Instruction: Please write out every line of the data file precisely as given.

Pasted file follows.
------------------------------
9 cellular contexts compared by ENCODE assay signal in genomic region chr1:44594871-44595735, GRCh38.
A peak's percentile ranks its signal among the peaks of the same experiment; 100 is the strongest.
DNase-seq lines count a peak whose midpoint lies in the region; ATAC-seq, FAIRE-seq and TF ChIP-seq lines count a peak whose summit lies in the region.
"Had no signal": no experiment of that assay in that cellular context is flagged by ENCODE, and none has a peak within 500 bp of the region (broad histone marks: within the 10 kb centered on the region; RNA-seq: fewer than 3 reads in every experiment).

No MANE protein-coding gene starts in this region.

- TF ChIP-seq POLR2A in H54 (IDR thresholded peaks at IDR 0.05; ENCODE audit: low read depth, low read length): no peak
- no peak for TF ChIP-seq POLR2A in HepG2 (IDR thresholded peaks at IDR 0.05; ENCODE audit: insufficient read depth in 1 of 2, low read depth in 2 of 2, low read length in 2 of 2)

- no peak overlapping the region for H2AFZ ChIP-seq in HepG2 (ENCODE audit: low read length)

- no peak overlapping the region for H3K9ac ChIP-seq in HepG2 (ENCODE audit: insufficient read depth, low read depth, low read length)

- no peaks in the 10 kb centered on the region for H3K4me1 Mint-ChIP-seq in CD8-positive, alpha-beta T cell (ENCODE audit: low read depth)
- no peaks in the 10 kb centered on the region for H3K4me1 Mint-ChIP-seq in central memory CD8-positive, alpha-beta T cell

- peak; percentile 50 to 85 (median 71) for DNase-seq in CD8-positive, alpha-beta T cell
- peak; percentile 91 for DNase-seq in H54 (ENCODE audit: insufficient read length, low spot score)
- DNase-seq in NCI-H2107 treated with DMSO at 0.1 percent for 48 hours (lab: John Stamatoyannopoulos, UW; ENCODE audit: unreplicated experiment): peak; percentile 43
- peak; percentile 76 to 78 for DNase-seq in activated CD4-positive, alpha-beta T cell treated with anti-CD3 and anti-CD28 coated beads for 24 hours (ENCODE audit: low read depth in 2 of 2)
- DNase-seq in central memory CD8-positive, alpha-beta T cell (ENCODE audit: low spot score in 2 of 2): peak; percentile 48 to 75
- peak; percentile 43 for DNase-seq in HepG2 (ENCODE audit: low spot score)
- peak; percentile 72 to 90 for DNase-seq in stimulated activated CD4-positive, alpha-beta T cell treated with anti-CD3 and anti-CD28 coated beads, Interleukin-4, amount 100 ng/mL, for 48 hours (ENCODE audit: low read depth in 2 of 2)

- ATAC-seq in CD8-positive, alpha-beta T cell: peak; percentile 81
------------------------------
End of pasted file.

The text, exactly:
9 cellular contexts compared by ENCODE assay signal in genomic region chr1:44594871-44595735, GRCh38.
A peak's percentile ranks its signal among the peaks of the same experiment; 100 is the strongest.
DNase-seq lines count a peak whose midpoint lies in the region; ATAC-seq, FAIRE-seq and TF ChIP-seq lines count a peak whose summit lies in the region.
"Had no signal": no experiment of that assay in that cellular context is flagged by ENCODE, and none has a peak within 500 bp of the region (broad histone marks: within the 10 kb centered on the region; RNA-seq: fewer than 3 reads in every experiment).

No MANE protein-coding gene starts in this region.

- TF ChIP-seq POLR2A in H54 (IDR thresholded peaks at IDR 0.05; ENCODE audit: low read depth, low read length): no peak
- no peak for TF ChIP-seq POLR2A in HepG2 (IDR thresholded peaks at IDR 0.05; ENCODE audit: insufficient read depth in 1 of 2, low read depth in 2 of 2, low read length in 2 of 2)

- no peak overlapping the region for H2AFZ ChIP-seq in HepG2 (ENCODE audit: low read length)

- no peak overlapping the region for H3K9ac ChIP-seq in HepG2 (ENCODE audit: insufficient read depth, low read depth, low read length)

- no peaks in the 10 kb centered on the region for H3K4me1 Mint-ChIP-seq in CD8-positive, alpha-beta T cell (ENCODE audit: low read depth)
- no peaks in the 10 kb centered on the region for H3K4me1 Mint-ChIP-seq in central memory CD8-positive, alpha-beta T cell

- peak; percentile 50 to 85 (median 71) for DNase-seq in CD8-positive, alpha-beta T cell
- peak; percentile 91 for DNase-seq in H54 (ENCODE audit: insufficient read length, low spot score)
- DNase-seq in NCI-H2107 treated with DMSO at 0.1 percent for 48 hours (lab: John Stamatoyannopoulos, UW; ENCODE audit: unreplicated experiment): peak; percentile 43
- peak; percentile 76 to 78 for DNase-seq in activated CD4-positive, alpha-beta T cell treated with anti-CD3 and anti-CD28 coated beads for 24 hours (ENCODE audit: low read depth in 2 of 2)
- DNase-seq in central memory CD8-positive, alpha-beta T cell (ENCODE audit: low spot score in 2 of 2): peak; percentile 48 to 75
- peak; percentile 43 for DNase-seq in HepG2 (ENCODE audit: low spot score)
- peak; percentile 72 to 90 for DNase-seq in stimulated activated CD4-positive, alpha-beta T cell treated with anti-CD3 and anti-CD28 coated beads, Interleukin-4, amount 100 ng/mL, for 48 hours (ENCODE audit: low read depth in 2 of 2)

- ATAC-seq in CD8-positive, alpha-beta T cell: peak; percentile 81